the recipe is simple. and not just simple, but easy. i had an epiphany while i was proofing the yeast by feeding it with honey and watched the very happy yeast foam like i’ve never seen yeast foam before. (clearly i’ve been proofing yeast the wrong way for years). i watched in amazement as the sticky, heavy and wet dough came together as i poured all 8 cups of flour into it. i barely had time to turn around and rinse the dishes before the dough had doubled in size--a perfect june day will do that to yeast, i suppose--and half-proofing quickly turned into full proofing as i formed the small holey spheres using the “poke” method.

the bagels weren’t perfect. they rose too quickly. they floated in the boiling water--maybe i didn’t have it hot enough? the shape was totally off and they flattened most unattractively in the oven. they also stuck to the sheet pans with troublesome stubborness.

the real problem, though, was that they just weren’t that good. i didn’t like the texture of the boiled skin, and i didn’t like the taste of the bagel itself. i was disappointed about the floating problem. they just...didn’t taste right.

you want to know the secret to honest, jewish purist’s bagels?
real jews go out and buy their bagels on sunday mornings.

Real Honest Jewish Purist's Bagels
Daring Bakers Challenge #7: June 2007

Hosts: Jenny (All Things Edible) and Freya (Writing at the Kitchen Table)
Post Date: Wednesday, June 27th

Allowed Modifications:

1. Topping of your choice, savory recommended, for the outside of the bagels only. No added ingredients or flavours inside the bagels.
2. Filling or spread of your choice for the outside of the bagel. (i.e. flavoured cream cheese or peanut butter)
3. Recipe ingredient exception allowed only if allergy or an ingredient not available or cost prohibitive in your region

Recipe Quantity: Fifteen (15) large, plain, Kosher bagels


* 6-8 cups bread (high-gluten) flour
* 4 tablespoons dry baking yeast
* 6 tablespoons granulated white sugar or light honey (clover honey is good)
* 2 teaspoons salt
* 3 cups hot water
* a bit of vegetable oil
* 1 gallon water
* 3-5 tablespoons malt syrup or sugar
* a few handfuls of cornmeal


* large mixing bowl
* wire whisk
* measuring cups and spoons
* wooden mixing spoon
* butter knife or baker's dough blade
* clean, dry surface for kneading
* 3 clean, dry kitchen towels
* warm, but not hot, place to set dough to rise
* large stockpot
* slotted spoon
* 2 baking sheets

How You Do It:

Step 1- Proof Yeast: Pour three cups of hot water into the mixing bowl. The water should be hot, but not so hot that you can't bear to put your fingers in it for several seconds at a time. Add the sugar or honey and stir it with your fingers (a good way to make sure the water is not too hot) or with a wire whisk to dissolve. Sprinkle the yeast over the surface of the water, and stir to dissolve.

Wait about ten minutes for the yeast to begin to revive and grow. Skipping this step could result in your trying to make bagels with dead yeast, which results in bagels so hard and potentially dangerous that they are banned under the terms of the Geneva Convention. You will know that the yeast is okay if it begins to foam and exude a sweetish, slightly beery smell.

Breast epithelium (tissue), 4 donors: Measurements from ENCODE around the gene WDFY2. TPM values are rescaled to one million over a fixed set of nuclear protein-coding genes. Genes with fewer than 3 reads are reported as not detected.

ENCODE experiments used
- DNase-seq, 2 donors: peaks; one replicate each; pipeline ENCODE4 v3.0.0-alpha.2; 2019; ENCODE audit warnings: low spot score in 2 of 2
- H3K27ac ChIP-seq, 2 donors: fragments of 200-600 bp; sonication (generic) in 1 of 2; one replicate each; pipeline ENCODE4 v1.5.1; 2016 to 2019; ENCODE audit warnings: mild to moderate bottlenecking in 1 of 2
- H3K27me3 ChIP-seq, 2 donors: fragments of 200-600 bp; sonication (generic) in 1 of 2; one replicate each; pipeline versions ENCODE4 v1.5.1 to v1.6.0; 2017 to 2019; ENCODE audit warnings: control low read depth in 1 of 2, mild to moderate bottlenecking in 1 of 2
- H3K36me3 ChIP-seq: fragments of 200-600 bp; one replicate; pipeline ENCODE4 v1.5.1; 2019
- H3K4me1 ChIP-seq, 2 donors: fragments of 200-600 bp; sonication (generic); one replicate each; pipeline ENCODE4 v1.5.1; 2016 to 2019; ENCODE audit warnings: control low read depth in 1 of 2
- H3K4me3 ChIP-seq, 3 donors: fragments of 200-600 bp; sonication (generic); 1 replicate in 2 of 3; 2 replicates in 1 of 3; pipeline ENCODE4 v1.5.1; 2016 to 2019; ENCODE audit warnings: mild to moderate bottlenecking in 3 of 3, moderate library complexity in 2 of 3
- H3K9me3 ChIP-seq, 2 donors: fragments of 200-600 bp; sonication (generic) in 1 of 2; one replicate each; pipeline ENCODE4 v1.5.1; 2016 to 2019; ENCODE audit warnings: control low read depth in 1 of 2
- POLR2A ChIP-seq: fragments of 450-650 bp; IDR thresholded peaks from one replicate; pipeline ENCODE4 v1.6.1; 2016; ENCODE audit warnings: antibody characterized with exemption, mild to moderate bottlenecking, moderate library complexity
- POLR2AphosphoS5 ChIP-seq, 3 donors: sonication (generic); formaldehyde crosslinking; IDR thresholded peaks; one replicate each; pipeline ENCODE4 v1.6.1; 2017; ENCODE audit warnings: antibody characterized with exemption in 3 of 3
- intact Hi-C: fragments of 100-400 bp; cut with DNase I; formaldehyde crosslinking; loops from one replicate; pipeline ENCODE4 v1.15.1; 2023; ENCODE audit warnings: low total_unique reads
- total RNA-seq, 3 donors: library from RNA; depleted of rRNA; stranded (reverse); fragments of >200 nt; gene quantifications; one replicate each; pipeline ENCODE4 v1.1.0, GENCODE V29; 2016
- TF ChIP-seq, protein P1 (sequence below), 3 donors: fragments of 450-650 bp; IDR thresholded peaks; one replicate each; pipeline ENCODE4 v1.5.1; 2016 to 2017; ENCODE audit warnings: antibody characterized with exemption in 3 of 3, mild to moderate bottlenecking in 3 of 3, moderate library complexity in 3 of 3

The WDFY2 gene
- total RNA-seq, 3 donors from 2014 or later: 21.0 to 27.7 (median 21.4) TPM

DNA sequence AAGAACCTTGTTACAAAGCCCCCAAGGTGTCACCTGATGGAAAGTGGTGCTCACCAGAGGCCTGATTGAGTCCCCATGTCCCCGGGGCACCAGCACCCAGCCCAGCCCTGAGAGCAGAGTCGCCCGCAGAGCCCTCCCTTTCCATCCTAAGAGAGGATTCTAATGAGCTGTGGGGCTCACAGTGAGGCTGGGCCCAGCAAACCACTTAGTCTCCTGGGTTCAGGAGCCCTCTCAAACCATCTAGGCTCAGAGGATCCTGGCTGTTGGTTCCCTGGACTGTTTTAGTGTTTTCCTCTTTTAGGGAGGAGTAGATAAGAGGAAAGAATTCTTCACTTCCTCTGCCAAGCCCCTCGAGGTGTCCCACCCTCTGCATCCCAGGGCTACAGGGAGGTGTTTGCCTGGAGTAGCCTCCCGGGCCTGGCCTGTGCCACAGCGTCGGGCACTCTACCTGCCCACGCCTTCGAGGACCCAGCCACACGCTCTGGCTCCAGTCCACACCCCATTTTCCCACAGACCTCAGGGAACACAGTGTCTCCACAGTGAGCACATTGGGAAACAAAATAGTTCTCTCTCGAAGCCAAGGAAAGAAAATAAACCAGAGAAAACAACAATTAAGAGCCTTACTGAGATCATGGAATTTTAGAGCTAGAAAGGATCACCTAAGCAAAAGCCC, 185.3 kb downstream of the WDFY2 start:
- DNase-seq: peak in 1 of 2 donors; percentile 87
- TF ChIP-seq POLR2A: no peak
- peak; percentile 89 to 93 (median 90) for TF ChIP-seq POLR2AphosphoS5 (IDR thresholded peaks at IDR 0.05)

Step 2- Make Dough: At this point, add about three cups of flour as well as the 2 tsp of salt to the water and yeast and begin mixing it in. Some people subscribe to the theory that it is easier to tell what's going on with the dough if you use your hands rather than a spoon to mix things into the dough, but others prefer the less physically direct spoon. As an advocate of the bare-knuckles school of baking, I proffer the following advice: clip your fingernails, take off your rings and wristwatch, and wash your hands thoroughly to the elbows, like a surgeon. Then you may dive into the dough with impunity. I generally use my right hand to mix, so that my left is free to add flour and other ingredients and to hold the bowl steady. Left-handed people might find that the reverse works better for them. Having one hand clean and free to perform various tasks works best.

When you have incorporated the first three cups of lour, the dough should begin to become thick-ish. Add more flour, a half-cup or so at a time, and mix each addition thoroughly before adding more flour. As the dough gets thicker, add less and less flour at a time.

Step 3- Knead Dough: Soon you will begin to knead it by hand (if you're using your hands to mix the dough in the first place, this segue is hardly noticeable). If you have a big enough and shallow enough bowl, use it as the kneading bowl, otherwise use that clean, dry, flat counter top or tabletop mentioned in the "Equipment" list above. Sprinkle your work surface or bowl with a handful of flour, put your dough on top, and start kneading. Add bits of flour if necessary to keep the dough from sticking (to your hands, to the bowl or counter top, etc....). Soon you should have a nice stiff dough. It will be quite elastic, but heavy and stiffer than a normal bread dough. Do not make it too dry, however... it should still give easily and stretch easily without tearing.